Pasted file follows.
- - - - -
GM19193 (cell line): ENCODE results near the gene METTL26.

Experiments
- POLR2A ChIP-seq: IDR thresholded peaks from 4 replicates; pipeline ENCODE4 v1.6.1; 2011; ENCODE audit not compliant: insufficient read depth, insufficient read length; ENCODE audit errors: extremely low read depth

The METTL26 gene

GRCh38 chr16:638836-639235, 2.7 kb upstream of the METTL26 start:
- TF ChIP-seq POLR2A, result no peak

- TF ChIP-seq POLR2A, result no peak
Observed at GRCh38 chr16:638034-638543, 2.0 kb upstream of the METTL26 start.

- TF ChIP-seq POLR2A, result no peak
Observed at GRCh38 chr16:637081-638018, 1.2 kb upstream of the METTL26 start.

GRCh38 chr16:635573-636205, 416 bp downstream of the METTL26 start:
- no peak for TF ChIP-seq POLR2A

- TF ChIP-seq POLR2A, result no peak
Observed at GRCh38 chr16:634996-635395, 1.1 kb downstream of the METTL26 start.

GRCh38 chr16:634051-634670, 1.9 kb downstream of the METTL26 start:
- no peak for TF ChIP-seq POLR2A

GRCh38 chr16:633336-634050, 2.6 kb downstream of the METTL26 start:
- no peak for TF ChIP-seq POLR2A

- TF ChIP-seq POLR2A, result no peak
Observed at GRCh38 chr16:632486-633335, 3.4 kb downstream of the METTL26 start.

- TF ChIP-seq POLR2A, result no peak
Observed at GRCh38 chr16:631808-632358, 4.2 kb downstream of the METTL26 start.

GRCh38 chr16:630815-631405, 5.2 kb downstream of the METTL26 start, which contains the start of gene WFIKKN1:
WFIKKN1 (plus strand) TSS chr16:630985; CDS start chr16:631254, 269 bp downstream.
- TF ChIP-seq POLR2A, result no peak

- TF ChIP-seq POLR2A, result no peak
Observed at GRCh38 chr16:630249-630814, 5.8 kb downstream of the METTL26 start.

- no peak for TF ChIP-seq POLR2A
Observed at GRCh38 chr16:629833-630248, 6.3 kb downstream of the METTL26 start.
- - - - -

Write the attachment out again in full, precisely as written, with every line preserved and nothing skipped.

GM19193 (cell line): ENCODE results near the gene METTL26.

Experiments
- POLR2A ChIP-seq: IDR thresholded peaks from 4 replicates; pipeline ENCODE4 v1.6.1; 2011; ENCODE audit not compliant: insufficient read depth, insufficient read length; ENCODE audit errors: extremely low read depth

The METTL26 gene

GRCh38 chr16:638836-639235, 2.7 kb upstream of the METTL26 start:
- TF ChIP-seq POLR2A, result no peak

- TF ChIP-seq POLR2A, result no peak
Observed at GRCh38 chr16:638034-638543, 2.0 kb upstream of the METTL26 start.

- TF ChIP-seq POLR2A, result no peak
Observed at GRCh38 chr16:637081-638018, 1.2 kb upstream of the METTL26 start.

GRCh38 chr16:635573-636205, 416 bp downstream of the METTL26 start:
- no peak for TF ChIP-seq POLR2A

- TF ChIP-seq POLR2A, result no peak
Observed at GRCh38 chr16:634996-635395, 1.1 kb downstream of the METTL26 start.

GRCh38 chr16:634051-634670, 1.9 kb downstream of the METTL26 start:
- no peak for TF ChIP-seq POLR2A

GRCh38 chr16:633336-634050, 2.6 kb downstream of the METTL26 start:
- no peak for TF ChIP-seq POLR2A

- TF ChIP-seq POLR2A, result no peak
Observed at GRCh38 chr16:632486-633335, 3.4 kb downstream of the METTL26 start.

- TF ChIP-seq POLR2A, result no peak
Observed at GRCh38 chr16:631808-632358, 4.2 kb downstream of the METTL26 start.

GRCh38 chr16:630815-631405, 5.2 kb downstream of the METTL26 start, which contains the start of gene WFIKKN1:
WFIKKN1 (plus strand) TSS chr16:630985; CDS start chr16:631254, 269 bp downstream.
- TF ChIP-seq POLR2A, result no peak

- TF ChIP-seq POLR2A, result no peak
Observed at GRCh38 chr16:630249-630814, 5.8 kb downstream of the METTL26 start.

- no peak for TF ChIP-seq POLR2A
Observed at GRCh38 chr16:629833-630248, 6.3 kb downstream of the METTL26 start.